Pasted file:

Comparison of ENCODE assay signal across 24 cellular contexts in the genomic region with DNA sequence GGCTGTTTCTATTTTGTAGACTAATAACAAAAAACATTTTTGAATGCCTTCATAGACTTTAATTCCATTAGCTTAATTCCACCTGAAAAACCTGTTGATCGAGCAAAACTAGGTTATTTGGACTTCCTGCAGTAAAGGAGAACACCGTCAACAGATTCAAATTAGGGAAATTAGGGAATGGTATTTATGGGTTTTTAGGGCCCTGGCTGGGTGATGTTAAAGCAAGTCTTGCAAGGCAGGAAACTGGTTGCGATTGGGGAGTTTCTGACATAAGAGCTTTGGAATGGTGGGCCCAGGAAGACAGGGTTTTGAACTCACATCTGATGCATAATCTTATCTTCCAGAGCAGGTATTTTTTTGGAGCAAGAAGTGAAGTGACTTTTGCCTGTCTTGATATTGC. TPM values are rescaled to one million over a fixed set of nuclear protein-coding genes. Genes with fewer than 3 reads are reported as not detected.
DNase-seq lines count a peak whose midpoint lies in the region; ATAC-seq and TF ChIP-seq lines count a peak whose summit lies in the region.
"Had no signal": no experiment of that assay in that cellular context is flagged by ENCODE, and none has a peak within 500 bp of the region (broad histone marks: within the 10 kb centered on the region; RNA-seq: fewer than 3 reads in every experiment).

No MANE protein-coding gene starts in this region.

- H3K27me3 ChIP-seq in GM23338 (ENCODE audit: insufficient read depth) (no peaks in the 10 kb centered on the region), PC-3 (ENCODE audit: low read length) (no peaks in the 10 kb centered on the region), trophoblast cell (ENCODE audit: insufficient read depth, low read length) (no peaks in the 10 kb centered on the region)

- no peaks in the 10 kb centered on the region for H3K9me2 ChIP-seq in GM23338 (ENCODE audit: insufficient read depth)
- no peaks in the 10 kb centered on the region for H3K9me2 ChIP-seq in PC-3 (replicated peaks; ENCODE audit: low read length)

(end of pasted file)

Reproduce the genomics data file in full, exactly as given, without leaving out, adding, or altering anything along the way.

Comparison of ENCODE assay signal across 24 cellular contexts in the genomic region with DNA sequence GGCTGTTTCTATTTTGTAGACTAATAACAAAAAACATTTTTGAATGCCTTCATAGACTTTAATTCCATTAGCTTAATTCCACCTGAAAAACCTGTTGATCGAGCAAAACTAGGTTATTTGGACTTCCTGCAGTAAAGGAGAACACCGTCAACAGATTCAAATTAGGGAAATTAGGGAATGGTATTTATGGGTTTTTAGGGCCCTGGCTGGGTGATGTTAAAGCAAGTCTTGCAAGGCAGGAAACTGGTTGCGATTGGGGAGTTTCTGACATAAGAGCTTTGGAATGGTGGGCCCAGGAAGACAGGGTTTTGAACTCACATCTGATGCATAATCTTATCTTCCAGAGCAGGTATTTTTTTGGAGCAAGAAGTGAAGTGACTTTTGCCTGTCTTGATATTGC. TPM values are rescaled to one million over a fixed set of nuclear protein-coding genes. Genes with fewer than 3 reads are reported as not detected.
DNase-seq lines count a peak whose midpoint lies in the region; ATAC-seq and TF ChIP-seq lines count a peak whose summit lies in the region.
"Had no signal": no experiment of that assay in that cellular context is flagged by ENCODE, and none has a peak within 500 bp of the region (broad histone marks: within the 10 kb centered on the region; RNA-seq: fewer than 3 reads in every experiment).

No MANE protein-coding gene starts in this region.

- H3K27me3 ChIP-seq in GM23338 (ENCODE audit: insufficient read depth) (no peaks in the 10 kb centered on the region), PC-3 (ENCODE audit: low read length) (no peaks in the 10 kb centered on the region), trophoblast cell (ENCODE audit: insufficient read depth, low read length) (no peaks in the 10 kb centered on the region)

- no peaks in the 10 kb centered on the region for H3K9me2 ChIP-seq in GM23338 (ENCODE audit: insufficient read depth)
- no peaks in the 10 kb centered on the region for H3K9me2 ChIP-seq in PC-3 (replicated peaks; ENCODE audit: low read length)